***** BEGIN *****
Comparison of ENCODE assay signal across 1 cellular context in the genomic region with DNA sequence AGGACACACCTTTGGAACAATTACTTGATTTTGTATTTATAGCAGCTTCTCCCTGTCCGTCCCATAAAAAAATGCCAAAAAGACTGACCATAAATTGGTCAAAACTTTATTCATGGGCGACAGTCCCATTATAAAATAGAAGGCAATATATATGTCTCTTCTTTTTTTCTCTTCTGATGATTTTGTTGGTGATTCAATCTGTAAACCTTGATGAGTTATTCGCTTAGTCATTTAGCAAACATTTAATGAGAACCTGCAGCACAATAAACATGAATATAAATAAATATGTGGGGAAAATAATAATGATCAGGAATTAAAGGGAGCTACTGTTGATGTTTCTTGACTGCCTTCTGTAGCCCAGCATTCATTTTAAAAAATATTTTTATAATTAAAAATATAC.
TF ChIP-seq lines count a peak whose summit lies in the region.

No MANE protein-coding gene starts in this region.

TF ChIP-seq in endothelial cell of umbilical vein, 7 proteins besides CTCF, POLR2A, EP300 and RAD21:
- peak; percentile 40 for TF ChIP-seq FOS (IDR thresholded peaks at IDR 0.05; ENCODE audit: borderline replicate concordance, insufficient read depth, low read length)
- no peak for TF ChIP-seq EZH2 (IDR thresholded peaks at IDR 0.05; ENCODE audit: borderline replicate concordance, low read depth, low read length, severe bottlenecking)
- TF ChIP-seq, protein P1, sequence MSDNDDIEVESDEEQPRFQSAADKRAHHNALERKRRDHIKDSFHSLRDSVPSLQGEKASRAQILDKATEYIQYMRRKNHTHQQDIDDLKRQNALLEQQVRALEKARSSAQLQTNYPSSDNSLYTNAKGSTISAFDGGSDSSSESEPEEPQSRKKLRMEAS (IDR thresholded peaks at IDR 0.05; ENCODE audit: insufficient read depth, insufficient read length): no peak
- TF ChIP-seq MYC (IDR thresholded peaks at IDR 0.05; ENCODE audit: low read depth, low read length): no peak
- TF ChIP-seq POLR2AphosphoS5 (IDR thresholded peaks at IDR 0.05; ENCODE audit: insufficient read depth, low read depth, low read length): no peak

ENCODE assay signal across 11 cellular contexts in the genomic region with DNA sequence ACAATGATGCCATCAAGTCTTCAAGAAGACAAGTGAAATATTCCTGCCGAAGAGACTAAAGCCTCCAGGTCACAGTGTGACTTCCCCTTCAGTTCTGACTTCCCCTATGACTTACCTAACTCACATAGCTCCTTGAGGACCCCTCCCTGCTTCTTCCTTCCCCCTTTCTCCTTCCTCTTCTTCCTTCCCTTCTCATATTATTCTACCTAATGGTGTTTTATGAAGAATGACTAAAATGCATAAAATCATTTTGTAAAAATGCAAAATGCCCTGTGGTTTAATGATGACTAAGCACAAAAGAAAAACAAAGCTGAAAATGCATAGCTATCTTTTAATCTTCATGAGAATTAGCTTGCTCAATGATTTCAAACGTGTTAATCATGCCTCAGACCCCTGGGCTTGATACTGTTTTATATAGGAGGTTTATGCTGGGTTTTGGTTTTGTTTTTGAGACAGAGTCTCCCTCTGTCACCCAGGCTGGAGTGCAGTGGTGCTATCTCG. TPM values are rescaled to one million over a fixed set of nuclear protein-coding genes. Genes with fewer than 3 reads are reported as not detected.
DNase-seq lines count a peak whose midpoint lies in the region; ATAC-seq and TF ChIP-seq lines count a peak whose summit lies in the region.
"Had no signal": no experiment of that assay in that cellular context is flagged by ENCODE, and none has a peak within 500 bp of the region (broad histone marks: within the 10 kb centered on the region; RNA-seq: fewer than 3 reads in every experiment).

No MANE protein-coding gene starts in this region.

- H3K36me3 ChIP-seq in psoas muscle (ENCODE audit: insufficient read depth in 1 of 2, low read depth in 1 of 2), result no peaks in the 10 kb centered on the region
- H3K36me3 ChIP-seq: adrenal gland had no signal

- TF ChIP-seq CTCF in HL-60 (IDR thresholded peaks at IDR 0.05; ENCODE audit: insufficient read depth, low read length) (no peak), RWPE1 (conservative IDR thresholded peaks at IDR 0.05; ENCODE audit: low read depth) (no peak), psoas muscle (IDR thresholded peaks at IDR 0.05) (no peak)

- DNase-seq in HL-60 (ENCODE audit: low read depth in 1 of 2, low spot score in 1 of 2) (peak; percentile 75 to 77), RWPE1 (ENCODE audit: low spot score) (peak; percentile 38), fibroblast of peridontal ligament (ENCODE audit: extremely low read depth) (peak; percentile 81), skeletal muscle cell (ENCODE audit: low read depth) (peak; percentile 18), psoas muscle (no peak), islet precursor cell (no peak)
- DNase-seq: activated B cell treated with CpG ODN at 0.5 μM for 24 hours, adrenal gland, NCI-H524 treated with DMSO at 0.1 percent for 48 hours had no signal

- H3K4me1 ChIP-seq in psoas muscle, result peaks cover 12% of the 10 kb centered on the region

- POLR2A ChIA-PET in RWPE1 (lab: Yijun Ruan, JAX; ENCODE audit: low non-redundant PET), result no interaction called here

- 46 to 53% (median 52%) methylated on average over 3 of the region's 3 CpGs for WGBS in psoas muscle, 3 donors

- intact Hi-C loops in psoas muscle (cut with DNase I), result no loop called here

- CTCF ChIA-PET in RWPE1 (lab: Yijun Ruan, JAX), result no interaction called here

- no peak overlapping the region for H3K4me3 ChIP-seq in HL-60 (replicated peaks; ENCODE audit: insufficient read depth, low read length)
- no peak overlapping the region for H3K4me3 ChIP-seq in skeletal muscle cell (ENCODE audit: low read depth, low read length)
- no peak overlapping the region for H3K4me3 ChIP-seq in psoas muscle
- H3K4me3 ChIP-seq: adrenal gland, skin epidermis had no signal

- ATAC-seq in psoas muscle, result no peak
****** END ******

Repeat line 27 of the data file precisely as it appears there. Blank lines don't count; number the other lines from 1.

- H3K4me3 ChIP-seq: adrenal gland, skin epidermis had no signal